The University of Calgary said it cannot expel a convicted sex offender studying at the school because it has no grounds to do so.

Connor Neurauter, 21, was sentenced to 90 days behind bars after pleading guilty to sexual interference of a person under 16, during a court appearance in Kamloops on Jan. 4. Much of the case is covered by a publication ban, but it’s known that the incident involved nude photos of a 13-year-old girl when Neurauter was 18.

A charge of possessing child pornography was stayed at the hearing.

Neurauter’s sentence sparked anger among many, including the unnamed victim’s mother. She complained to one media outlet that the court had already delayed the case several times to accommodate Neurauter’s studies, as well as his junior hockey career.

More than 33,000 people have signed a petition urging the University of Calgary to expel Neurauter on the grounds that his conduct violates the university’s sexual violence policy.

But the university said Thursday that Neurauter won’t be expelled.

University Provost Dru Marshall said the situation is challenging, but the crime took place before Neurauter was enrolled at the university.

Marshall said Neurauter has been advised not to return to campus for the remainder of the term, and that the 21-year-old has not been on campus since Tuesday.

The school’s decision comes after the petition’s organizer, Kaitlyn Casswell, called on university leadership to take a strong stand against Neurauter.

“While the courts have seemingly failed the victim, the University of Calgary now has the opportunity to change the narrative,” Casswell wrote on the petition’s page.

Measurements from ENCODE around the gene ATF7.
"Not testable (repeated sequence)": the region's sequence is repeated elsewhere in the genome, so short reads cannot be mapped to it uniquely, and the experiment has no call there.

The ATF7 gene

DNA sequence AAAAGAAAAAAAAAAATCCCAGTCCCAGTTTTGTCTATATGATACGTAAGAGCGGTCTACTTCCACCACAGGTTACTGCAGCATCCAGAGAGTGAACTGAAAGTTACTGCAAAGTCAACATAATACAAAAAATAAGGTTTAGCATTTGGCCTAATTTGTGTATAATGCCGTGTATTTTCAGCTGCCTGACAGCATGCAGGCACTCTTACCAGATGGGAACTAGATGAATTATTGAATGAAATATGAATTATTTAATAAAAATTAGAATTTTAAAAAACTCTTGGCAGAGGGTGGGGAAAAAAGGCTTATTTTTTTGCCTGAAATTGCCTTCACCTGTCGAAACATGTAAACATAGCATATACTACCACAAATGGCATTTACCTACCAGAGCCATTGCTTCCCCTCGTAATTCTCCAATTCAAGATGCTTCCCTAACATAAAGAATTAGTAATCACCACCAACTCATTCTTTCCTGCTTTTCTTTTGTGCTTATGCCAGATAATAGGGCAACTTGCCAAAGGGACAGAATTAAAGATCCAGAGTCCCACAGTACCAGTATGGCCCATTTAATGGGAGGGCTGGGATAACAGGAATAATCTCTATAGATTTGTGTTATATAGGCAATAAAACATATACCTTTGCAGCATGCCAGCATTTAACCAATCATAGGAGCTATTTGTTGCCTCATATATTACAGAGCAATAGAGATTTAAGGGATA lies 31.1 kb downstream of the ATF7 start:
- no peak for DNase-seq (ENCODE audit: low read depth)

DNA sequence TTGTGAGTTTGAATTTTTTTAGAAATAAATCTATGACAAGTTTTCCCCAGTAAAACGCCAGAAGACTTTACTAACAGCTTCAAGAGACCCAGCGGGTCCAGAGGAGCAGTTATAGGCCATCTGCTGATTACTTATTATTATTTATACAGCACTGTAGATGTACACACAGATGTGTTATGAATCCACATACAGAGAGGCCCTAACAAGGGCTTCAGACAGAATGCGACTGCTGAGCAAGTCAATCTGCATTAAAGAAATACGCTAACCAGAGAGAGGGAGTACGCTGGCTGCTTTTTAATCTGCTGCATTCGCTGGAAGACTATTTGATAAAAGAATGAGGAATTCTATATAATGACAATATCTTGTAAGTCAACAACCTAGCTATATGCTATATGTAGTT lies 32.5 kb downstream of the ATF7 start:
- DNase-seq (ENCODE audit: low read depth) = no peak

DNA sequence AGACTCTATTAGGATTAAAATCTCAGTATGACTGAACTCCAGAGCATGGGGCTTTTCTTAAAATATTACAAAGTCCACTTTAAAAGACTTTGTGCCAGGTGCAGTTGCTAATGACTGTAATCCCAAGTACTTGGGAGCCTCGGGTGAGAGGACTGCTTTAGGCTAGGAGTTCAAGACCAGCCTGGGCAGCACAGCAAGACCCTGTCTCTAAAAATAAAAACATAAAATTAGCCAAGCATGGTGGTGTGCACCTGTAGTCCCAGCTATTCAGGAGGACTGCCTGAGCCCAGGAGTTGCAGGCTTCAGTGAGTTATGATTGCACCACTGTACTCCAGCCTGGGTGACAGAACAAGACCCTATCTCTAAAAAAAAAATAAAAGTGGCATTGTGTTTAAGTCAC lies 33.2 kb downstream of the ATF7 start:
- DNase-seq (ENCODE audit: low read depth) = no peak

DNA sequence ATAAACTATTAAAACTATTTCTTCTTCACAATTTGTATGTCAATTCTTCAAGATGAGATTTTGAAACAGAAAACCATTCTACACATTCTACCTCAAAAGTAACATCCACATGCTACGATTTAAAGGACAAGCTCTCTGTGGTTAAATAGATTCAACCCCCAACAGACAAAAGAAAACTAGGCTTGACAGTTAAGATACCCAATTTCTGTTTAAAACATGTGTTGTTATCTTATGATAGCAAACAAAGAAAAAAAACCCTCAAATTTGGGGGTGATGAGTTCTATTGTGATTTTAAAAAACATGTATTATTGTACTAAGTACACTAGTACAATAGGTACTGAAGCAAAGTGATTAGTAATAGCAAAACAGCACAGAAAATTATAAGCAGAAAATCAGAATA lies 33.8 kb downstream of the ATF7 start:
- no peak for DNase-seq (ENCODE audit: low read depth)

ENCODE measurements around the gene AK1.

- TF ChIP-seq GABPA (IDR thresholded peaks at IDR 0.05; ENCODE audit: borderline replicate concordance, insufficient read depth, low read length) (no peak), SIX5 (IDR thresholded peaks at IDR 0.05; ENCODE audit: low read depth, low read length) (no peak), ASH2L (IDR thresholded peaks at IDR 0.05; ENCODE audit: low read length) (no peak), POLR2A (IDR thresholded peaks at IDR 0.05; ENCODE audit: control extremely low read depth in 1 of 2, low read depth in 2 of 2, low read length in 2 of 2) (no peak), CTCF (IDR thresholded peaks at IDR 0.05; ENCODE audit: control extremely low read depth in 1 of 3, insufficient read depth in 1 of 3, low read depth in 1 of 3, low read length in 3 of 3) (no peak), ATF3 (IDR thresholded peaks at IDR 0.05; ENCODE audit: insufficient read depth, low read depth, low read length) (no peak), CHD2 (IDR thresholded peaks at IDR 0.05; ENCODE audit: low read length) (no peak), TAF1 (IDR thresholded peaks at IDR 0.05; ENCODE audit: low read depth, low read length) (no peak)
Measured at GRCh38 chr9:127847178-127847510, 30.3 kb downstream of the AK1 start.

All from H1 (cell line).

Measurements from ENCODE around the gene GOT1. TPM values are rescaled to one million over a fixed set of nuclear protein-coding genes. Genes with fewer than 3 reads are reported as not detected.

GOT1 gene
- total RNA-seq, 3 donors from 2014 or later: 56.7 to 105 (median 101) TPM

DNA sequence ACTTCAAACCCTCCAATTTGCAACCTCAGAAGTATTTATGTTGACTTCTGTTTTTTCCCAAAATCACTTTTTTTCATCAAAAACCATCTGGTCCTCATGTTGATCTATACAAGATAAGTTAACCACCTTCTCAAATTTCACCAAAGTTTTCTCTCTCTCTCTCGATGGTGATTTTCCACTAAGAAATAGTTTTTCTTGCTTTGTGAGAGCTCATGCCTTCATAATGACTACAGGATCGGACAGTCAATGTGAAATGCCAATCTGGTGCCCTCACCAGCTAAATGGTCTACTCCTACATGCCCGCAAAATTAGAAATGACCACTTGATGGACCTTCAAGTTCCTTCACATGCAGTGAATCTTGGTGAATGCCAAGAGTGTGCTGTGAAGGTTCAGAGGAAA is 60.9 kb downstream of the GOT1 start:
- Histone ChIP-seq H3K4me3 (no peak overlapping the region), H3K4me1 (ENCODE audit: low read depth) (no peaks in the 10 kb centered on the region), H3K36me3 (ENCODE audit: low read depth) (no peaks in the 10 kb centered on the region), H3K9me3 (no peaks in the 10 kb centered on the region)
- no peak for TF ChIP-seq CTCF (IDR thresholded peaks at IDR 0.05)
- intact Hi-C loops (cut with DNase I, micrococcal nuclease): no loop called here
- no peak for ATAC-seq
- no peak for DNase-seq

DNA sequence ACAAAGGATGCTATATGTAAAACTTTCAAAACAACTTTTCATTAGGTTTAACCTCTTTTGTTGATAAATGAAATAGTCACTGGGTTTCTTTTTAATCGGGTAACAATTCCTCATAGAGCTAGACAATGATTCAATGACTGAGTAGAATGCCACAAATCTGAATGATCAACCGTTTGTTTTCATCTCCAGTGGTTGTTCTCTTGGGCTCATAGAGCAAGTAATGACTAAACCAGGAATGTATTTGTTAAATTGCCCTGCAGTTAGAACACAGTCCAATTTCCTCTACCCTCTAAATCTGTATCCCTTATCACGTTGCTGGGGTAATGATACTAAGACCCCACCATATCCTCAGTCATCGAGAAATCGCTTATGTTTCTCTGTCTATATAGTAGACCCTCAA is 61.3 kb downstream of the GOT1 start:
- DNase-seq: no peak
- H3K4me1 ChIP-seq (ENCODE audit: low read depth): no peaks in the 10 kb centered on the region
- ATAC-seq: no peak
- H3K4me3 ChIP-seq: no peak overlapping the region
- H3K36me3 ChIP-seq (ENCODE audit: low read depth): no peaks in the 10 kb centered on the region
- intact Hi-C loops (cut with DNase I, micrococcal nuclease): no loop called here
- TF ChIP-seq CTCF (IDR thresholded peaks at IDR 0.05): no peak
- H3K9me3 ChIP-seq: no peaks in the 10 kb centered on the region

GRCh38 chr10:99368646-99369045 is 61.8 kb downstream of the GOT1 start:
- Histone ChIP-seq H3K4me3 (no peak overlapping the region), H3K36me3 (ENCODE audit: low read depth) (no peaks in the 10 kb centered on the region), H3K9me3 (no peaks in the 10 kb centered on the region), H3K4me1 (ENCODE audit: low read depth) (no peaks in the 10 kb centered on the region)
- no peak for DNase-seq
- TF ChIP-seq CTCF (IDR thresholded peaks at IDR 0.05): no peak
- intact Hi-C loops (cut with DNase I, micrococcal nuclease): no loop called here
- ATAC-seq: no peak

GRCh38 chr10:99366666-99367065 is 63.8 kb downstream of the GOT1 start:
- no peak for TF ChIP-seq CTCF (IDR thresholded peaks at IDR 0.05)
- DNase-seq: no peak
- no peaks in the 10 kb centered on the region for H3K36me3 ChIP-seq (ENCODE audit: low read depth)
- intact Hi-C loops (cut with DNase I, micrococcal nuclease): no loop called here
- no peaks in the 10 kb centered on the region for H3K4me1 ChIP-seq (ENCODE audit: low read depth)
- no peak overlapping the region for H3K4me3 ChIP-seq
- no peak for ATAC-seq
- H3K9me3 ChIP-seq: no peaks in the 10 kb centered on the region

U of C student and former sex assault victim Mandy Gillis said she’s alarmed that the university is allowing a convicted sex offender to finish his studies on campus.

“It’s a slap in the face to all victims, especially to the one that he was convicted of hurting,” she told CTV Calgary on Wednesday. “I feel betrayed by the university,” she said. “There are codes of conduct that they expect everybody to follow, and if you’re convicted of a serious crime, how are you allowed to stay?”

Student Dustin Pelletier also questioned the decision by the judge and the school.

“Since he’s done something that bad he should probably not be in school anymore,” he told CTV Calgary. “He should just go to jail.”

Haley Scott, of Calgary Communities Against Sexual Abuse, says making allowances for a sex offender to finish his studies sends the wrong message to victims.

“Stories like this make them believe that they’re not going to be believed,” Scott told CTV Calgary. “It may keep them from coming forward to report experiences of sexual violence.”

Neurauter’s mother told CTV Calgary she’s concerned for her son’s safety as he awaits his sentence. “It was part of the plea bargain that the prosecution offered and, frankly, we encouraged our son to take it,” she said in a phone interview. She says she now regrets pushing him to accept the plea deal.

“He didn’t rape anyone,” she said. “He didn’t assault anyone.”

With files from CTV Calgary and The Canadian Press